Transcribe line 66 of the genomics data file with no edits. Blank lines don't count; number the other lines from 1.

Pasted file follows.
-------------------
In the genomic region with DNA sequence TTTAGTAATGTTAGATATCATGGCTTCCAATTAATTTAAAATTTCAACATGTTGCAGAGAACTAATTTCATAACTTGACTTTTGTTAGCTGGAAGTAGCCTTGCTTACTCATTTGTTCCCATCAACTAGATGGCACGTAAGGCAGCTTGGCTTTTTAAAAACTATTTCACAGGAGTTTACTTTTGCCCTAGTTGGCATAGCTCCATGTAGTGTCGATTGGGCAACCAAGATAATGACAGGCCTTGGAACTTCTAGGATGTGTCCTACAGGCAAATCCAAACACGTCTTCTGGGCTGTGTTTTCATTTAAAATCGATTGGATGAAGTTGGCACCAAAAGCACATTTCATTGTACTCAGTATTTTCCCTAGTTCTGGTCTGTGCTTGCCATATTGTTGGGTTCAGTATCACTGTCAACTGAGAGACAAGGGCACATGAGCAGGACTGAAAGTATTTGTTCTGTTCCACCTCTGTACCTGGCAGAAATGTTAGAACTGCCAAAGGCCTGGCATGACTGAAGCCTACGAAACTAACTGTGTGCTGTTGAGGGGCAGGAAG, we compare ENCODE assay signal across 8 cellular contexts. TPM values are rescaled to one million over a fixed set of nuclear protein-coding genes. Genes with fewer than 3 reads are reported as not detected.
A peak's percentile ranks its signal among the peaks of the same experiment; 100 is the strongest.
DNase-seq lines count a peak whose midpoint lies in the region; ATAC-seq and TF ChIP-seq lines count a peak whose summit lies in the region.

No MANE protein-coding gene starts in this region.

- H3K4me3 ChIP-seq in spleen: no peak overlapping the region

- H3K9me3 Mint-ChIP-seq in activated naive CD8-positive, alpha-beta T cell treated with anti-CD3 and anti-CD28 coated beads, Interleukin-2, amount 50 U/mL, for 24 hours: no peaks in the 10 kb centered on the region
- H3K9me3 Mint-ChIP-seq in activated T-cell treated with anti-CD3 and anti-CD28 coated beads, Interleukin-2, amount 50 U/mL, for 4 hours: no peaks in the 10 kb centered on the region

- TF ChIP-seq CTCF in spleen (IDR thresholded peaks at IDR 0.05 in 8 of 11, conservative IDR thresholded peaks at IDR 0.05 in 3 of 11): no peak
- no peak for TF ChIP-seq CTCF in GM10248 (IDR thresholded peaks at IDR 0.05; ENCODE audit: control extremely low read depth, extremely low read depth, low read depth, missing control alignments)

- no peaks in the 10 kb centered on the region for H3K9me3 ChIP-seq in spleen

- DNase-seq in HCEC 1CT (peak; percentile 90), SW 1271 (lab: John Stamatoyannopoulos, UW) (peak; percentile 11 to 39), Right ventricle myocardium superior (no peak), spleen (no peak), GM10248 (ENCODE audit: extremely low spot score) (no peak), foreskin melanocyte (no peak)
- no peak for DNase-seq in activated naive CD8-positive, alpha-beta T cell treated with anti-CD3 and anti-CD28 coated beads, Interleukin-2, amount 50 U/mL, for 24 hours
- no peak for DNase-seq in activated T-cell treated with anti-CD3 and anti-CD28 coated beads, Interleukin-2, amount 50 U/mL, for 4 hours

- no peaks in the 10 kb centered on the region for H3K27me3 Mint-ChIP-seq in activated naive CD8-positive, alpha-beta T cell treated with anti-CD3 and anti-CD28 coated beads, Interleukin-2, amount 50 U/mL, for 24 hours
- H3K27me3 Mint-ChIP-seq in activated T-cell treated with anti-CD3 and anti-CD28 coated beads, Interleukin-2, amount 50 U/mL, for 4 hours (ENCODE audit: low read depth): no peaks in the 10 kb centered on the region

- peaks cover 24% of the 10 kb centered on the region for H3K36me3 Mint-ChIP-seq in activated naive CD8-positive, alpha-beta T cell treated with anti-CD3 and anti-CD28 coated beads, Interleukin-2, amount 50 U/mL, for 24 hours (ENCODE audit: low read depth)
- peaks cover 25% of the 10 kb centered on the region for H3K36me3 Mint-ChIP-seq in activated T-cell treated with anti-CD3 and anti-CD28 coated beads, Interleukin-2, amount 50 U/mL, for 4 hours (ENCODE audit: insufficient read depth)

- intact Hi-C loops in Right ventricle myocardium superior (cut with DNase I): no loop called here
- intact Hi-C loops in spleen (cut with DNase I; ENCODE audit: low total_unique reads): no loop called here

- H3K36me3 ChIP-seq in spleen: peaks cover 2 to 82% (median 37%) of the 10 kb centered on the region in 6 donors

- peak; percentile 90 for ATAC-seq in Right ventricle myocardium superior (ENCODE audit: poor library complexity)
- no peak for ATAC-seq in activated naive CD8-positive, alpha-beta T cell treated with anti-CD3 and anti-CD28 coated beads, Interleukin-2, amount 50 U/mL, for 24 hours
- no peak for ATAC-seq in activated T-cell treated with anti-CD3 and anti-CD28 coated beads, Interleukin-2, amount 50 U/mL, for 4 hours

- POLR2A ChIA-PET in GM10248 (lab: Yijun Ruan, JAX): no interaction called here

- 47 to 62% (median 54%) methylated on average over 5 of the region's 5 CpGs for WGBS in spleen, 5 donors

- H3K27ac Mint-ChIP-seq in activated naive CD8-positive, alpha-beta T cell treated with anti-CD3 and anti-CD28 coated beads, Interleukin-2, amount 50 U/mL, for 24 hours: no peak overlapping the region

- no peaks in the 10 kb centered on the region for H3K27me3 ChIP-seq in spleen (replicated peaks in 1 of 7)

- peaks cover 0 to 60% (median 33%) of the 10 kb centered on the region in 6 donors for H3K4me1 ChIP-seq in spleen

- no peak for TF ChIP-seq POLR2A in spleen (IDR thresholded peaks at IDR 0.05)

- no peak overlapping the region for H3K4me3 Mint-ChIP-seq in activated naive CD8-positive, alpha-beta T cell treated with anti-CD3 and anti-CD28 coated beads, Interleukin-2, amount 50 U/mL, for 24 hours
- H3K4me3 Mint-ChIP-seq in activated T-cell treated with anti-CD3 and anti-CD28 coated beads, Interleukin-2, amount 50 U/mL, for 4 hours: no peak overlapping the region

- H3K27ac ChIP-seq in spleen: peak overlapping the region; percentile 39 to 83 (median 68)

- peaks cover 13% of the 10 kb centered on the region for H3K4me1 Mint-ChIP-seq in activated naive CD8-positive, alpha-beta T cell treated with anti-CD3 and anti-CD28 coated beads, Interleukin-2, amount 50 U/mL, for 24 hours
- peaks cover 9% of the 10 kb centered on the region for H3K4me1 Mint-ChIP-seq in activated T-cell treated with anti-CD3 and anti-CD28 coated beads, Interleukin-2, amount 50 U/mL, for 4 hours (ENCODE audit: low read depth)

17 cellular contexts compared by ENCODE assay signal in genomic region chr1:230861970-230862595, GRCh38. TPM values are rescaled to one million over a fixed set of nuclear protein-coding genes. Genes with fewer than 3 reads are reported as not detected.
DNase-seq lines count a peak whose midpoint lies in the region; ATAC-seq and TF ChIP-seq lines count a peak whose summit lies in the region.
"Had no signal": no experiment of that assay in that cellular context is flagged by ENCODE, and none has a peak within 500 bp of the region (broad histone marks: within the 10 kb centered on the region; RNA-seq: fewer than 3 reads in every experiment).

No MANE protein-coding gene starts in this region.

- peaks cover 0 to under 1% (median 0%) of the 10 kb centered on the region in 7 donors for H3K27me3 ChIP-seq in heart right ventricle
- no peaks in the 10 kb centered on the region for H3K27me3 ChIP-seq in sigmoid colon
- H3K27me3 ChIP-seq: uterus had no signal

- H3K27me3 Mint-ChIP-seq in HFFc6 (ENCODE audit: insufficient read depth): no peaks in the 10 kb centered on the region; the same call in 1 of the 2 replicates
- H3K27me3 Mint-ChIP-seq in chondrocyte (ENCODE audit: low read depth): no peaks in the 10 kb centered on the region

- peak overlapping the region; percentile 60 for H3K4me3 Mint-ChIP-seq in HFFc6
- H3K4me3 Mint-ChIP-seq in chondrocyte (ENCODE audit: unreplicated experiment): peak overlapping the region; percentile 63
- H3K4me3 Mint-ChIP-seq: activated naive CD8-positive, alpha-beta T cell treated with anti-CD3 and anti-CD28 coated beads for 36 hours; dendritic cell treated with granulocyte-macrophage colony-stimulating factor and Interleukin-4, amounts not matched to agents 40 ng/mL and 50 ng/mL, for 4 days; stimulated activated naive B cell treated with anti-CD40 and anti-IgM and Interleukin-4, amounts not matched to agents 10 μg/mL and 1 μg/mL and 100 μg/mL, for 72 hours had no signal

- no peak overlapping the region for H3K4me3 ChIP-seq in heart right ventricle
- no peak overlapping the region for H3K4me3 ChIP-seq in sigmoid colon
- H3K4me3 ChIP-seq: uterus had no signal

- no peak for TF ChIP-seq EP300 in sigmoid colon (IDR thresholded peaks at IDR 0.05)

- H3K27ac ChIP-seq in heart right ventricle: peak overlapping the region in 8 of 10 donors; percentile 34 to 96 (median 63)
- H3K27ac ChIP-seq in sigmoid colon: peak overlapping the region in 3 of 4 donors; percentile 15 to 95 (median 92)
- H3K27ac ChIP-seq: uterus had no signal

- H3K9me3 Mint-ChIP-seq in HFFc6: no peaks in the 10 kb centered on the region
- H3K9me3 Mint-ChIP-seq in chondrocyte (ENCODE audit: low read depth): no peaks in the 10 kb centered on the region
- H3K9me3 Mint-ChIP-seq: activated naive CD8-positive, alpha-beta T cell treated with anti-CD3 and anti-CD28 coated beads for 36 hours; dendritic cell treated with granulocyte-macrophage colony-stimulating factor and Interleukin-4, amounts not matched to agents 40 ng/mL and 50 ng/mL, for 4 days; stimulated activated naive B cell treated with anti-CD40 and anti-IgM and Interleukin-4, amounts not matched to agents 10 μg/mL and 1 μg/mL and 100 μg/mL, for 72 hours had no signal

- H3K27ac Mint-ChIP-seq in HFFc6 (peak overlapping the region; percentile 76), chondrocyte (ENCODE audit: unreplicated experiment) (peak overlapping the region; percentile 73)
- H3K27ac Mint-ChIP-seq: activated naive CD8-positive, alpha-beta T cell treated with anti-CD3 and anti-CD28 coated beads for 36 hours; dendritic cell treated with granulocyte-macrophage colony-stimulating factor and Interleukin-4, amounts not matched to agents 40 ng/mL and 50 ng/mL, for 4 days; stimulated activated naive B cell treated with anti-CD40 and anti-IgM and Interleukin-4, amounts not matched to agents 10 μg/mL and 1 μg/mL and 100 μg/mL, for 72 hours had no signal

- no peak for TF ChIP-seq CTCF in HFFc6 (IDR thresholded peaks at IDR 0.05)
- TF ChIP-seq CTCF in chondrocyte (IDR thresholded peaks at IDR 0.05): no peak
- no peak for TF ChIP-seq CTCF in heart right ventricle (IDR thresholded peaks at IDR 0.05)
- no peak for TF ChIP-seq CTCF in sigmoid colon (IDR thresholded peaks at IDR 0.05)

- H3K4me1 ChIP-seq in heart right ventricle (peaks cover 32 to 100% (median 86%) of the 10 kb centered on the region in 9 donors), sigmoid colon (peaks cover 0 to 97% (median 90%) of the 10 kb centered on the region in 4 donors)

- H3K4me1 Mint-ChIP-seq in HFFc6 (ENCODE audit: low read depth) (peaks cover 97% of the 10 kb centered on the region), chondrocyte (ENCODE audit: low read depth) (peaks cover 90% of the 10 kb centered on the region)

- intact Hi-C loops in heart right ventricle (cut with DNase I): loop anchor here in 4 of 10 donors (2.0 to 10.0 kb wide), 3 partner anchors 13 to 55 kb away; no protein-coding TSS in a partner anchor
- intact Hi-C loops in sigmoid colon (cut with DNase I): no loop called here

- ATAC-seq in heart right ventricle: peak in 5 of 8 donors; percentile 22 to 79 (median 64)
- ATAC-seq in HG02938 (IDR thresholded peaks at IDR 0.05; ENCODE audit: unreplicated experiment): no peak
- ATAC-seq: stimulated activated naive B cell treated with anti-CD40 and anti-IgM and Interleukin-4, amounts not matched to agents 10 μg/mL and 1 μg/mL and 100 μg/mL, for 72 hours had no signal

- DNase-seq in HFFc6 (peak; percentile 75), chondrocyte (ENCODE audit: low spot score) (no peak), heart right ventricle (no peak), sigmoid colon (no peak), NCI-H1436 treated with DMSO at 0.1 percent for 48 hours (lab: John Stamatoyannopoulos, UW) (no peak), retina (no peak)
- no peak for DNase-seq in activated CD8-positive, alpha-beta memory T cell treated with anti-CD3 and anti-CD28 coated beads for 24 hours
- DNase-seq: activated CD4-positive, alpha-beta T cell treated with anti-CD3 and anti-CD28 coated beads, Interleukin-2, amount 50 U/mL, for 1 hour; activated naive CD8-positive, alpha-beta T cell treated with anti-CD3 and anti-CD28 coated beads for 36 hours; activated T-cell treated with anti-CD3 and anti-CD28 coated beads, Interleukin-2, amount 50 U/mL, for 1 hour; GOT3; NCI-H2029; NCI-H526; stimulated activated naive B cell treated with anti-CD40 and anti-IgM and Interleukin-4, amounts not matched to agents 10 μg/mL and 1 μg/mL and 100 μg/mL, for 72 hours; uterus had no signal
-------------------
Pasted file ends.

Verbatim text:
- intact Hi-C loops in sigmoid colon (cut with DNase I): no loop called here